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Complete Response Letters are Increasing

How are pharma companies preparing for this contingency? 

A Complete Response Letter (CRL) is issued by the FDA in response to a complete review of data in an NDA, ANDA, or BLA submission. CRLs decline approval of a drug or biologic, due to outstanding questions following data review. In the document, the FDA outlines the deficiencies detected in the submission and may offer recommendations of actions to secure approval. Following receipt of a CRL, the sponsor has one year to re-submit the required additional data based on the letter’s recommendations. On average, a company that receives a CRL experiences delay in product approval by fourteen months and takes seven months to initiate a response.  Read more about trends in CRLs, how to minimize the risk and delay in our whitepaper: PREPARING YOUR LAUNCH FOR A COMPLETE RESPONSE LETTER (CRL) CONTINGENCY.

There has been a significant increase in CRLs over the past three years. As of May 2022, there have been sixteen CRLs issued to a mixture of both large and small businesses. These have had a substantial impact on the entire industry, but it is felt more strongly by small companies. Of the CRLs issued this year, there has been an almost equal split between quality and clinical concerns. It has become known that the FDA is seeking additional information in clinical trials regarding methods and devices used in efficacy endpoints. 


Receiving a CRL may seem dire, but there are several measures that can be taken to prevent the potential altogether. In May 2022, the FDA published draft guidance for manufacturers outlining multiple actions to avoid the possibility of a CRL.

If a CRL ends up being issued there are three main alternatives on how to proceed:

  • Address issues and resubmit application to FDA for further review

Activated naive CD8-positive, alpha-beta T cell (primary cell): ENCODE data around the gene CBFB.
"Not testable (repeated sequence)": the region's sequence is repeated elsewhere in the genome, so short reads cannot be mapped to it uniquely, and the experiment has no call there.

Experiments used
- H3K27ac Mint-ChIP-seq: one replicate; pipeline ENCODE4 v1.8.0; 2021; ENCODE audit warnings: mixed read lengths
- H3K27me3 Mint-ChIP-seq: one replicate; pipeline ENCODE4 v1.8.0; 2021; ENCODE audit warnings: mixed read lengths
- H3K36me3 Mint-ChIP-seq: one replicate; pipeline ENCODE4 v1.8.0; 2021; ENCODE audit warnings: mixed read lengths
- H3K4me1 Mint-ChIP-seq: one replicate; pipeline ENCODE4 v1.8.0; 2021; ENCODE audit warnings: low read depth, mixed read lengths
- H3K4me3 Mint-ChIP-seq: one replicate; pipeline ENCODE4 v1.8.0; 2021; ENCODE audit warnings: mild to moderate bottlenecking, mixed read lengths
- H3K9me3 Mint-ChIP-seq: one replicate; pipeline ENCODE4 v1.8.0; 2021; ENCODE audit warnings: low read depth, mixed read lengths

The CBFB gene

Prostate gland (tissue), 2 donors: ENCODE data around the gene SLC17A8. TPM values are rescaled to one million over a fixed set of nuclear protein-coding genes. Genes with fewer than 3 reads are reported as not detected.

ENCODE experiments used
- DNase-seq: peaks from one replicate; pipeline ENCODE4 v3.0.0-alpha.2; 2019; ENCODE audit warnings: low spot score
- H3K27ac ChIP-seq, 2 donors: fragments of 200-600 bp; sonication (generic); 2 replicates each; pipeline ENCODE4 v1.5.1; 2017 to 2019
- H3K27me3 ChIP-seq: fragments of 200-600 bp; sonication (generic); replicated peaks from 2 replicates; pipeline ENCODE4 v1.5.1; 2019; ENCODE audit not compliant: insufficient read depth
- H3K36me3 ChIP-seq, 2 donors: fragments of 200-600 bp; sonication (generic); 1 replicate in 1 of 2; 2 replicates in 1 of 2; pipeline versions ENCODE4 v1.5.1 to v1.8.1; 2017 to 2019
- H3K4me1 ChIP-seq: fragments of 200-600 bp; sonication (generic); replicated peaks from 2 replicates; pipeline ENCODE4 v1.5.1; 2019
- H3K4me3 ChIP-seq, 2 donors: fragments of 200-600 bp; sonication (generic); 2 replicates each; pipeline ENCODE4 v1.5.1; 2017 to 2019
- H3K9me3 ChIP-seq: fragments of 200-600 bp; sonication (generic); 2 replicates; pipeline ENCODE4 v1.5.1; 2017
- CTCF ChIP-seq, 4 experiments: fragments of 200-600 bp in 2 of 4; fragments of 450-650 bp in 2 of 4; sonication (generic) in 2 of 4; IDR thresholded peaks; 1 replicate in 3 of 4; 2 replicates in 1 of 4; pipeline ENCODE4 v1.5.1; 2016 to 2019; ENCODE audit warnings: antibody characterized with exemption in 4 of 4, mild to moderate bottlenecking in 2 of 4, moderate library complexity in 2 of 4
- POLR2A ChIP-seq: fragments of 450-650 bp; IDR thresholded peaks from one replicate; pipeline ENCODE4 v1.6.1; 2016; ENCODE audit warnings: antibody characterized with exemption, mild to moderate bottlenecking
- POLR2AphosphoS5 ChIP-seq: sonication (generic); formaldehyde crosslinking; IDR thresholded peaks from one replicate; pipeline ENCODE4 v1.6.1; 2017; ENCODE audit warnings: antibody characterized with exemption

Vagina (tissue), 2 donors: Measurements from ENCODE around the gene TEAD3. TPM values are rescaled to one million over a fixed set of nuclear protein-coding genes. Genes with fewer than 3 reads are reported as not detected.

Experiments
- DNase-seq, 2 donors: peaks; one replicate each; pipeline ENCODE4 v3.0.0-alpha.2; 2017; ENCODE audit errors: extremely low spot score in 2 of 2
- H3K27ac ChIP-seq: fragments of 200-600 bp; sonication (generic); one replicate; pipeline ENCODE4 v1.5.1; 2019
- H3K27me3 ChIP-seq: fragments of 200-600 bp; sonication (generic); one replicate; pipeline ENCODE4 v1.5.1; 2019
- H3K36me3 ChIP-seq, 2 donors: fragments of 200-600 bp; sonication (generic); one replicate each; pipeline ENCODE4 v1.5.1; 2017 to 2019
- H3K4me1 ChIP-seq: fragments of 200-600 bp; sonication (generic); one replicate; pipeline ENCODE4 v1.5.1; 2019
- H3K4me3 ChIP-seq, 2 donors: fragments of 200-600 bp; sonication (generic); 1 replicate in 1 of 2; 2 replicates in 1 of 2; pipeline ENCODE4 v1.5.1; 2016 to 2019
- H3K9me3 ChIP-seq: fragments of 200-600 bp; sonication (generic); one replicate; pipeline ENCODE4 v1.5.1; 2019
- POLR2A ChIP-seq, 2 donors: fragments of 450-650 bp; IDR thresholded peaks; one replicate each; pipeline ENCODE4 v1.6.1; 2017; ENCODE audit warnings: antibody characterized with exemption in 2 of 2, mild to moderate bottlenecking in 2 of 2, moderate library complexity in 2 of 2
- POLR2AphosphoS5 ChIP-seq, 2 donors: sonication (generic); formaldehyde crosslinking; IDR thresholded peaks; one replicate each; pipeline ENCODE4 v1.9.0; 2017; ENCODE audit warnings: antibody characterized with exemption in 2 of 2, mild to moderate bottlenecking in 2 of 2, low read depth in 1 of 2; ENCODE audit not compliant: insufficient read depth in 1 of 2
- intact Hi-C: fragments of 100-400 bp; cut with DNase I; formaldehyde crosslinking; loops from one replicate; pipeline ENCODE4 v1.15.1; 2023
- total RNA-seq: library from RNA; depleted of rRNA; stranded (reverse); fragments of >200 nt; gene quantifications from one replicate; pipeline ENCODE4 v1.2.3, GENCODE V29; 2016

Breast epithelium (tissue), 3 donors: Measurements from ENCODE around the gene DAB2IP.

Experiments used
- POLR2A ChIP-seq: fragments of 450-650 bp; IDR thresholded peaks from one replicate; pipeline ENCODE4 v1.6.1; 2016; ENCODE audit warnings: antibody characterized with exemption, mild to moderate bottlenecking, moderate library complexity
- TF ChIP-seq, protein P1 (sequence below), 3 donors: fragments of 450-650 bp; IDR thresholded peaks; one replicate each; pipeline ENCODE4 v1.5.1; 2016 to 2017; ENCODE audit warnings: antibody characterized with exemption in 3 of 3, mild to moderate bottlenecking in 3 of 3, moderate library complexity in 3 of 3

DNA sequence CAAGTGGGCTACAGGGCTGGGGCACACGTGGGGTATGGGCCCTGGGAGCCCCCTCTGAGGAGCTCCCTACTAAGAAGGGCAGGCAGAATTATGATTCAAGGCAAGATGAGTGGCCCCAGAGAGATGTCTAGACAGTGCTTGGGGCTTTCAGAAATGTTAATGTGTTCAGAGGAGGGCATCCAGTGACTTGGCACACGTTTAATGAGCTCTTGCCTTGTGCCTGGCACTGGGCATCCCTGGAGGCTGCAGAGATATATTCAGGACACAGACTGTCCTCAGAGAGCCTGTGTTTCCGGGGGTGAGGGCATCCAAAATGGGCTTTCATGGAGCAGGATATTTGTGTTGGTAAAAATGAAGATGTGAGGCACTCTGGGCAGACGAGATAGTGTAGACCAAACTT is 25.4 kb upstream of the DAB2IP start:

• Withdraw the application
  • Request a hearing on the grounds for why the CRL was given. This final route is dependent on agreement on behalf of the FDA

As the volume of CRLs increases (particularly among novel agent applications), Commercial teams should be prepared for this less-than-ideal possibility and incorporate it into their launch planning. Receiving a CRL does not need to be a “death sentence.” In fact, many products have gone on to blockbuster status. Herspiegel’s team works with clients to build and maintain launch plans that are robust enough to account for many possibilities, including a CRL. Scenario planning throughout, and previous experience, enable our team to help navigate the organization through what is often an uncertain time. Read more about how to minimize the risk and delay from a CRL in our whitepaper: PREPARING YOUR LAUNCH FOR A COMPLETE RESPONSE LETTER (CRL) CONTINGENCY.

Does your plan include CRL scenarios?

With reputations and revenue at stake, companies need to be prepared for a CRL to minimize the impact. An experienced launch partner can help you prepare for and respond to a potential CRL.

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